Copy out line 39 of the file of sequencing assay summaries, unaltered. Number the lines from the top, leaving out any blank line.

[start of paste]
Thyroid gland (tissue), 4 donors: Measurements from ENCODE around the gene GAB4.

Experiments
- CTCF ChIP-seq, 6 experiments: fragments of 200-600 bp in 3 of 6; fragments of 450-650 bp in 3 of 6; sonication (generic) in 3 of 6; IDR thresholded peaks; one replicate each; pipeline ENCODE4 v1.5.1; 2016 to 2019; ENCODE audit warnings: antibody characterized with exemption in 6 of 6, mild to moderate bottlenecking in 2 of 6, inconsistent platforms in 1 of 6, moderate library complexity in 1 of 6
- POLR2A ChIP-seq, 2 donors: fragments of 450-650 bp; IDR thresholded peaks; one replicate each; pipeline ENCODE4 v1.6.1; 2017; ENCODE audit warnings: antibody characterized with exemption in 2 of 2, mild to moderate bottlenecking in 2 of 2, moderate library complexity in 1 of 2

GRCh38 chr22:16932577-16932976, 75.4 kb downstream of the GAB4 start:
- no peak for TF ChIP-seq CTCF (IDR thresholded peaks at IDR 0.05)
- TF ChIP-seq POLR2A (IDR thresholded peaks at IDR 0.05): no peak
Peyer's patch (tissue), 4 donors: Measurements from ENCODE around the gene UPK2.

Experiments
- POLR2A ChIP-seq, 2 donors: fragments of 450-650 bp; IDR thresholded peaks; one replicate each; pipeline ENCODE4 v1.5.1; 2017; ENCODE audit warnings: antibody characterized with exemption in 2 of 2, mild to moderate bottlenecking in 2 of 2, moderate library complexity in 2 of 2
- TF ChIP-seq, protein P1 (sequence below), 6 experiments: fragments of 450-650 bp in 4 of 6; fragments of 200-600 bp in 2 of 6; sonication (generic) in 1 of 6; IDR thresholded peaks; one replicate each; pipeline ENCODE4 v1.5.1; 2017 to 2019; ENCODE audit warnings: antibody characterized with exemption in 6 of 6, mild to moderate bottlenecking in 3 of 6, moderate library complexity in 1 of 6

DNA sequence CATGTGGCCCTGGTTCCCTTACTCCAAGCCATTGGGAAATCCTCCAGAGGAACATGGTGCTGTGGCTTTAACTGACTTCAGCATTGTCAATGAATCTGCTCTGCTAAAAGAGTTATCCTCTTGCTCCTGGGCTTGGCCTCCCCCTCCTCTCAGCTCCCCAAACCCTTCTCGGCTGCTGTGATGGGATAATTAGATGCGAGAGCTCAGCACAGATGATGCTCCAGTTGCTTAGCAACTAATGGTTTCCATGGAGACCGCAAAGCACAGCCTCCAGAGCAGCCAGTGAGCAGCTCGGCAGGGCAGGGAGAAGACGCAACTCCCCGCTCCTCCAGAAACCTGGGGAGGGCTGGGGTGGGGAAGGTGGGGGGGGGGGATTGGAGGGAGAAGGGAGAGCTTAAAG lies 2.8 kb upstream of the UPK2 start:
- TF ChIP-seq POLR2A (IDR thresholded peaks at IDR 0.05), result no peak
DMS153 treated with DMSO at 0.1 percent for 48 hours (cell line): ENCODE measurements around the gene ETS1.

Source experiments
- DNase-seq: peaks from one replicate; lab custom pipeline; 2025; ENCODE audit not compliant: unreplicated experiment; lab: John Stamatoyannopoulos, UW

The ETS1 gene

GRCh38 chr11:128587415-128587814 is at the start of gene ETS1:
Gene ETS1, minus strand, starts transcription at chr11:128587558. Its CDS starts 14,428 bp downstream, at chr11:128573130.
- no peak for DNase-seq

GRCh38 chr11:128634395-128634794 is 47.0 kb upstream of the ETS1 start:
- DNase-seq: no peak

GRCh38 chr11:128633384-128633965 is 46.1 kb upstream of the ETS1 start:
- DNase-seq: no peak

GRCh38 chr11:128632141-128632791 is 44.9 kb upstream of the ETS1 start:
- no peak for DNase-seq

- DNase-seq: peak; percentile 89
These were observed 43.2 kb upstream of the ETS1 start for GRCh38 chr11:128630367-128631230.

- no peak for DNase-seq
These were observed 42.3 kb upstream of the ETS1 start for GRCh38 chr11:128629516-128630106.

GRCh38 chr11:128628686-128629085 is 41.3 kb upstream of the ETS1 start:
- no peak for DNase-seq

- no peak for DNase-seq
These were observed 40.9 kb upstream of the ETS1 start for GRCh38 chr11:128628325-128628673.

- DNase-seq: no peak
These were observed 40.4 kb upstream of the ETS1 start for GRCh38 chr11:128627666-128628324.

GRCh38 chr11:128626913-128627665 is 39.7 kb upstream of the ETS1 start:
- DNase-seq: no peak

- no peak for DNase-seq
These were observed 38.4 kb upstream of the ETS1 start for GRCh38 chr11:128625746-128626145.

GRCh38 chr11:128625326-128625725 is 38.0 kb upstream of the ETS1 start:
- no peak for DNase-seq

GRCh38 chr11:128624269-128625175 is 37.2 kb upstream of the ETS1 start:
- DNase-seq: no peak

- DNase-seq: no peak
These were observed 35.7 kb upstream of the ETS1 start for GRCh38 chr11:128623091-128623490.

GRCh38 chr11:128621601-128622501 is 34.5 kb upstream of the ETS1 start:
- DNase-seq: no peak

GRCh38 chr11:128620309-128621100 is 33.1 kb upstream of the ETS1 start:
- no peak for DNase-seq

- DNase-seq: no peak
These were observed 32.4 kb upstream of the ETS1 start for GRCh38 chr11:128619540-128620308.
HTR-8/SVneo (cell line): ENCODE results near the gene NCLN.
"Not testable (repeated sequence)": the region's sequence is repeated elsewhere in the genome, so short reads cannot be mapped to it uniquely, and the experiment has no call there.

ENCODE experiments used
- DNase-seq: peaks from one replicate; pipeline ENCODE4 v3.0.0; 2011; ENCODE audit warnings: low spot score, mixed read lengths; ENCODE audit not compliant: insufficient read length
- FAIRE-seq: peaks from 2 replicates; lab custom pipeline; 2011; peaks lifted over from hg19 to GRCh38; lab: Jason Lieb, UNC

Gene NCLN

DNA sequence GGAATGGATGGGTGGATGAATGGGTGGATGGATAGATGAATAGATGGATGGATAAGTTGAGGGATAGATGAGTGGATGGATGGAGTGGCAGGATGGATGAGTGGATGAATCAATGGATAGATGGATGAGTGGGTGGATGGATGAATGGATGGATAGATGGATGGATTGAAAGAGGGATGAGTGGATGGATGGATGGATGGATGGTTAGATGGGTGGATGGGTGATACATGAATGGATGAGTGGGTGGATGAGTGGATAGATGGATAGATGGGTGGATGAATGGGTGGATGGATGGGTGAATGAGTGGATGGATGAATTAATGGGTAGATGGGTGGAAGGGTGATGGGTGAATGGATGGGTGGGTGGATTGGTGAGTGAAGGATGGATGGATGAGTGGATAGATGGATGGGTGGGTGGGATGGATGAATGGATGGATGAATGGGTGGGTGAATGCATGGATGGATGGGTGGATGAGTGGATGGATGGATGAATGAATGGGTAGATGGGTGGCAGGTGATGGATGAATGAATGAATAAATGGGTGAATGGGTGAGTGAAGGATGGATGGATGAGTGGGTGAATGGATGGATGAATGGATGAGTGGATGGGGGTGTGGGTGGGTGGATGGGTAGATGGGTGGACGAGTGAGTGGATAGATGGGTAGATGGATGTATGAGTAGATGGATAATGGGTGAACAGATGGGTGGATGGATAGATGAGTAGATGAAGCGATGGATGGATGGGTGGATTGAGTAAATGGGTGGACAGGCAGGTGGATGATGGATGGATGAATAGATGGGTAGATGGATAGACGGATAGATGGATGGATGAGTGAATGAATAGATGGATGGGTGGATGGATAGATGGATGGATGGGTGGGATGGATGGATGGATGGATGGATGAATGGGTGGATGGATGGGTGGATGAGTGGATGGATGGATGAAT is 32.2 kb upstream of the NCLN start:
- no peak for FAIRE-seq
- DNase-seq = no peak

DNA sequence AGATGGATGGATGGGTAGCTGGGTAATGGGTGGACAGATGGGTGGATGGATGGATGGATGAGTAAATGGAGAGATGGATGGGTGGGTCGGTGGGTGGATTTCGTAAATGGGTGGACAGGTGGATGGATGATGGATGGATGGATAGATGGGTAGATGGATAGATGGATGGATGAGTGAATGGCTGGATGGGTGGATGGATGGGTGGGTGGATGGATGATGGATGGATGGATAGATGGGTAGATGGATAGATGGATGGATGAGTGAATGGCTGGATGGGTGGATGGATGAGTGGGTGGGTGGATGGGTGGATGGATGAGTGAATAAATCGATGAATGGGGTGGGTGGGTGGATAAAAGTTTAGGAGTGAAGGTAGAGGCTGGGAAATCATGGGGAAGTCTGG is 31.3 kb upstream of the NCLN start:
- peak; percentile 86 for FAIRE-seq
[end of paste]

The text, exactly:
- no peak for DNase-seq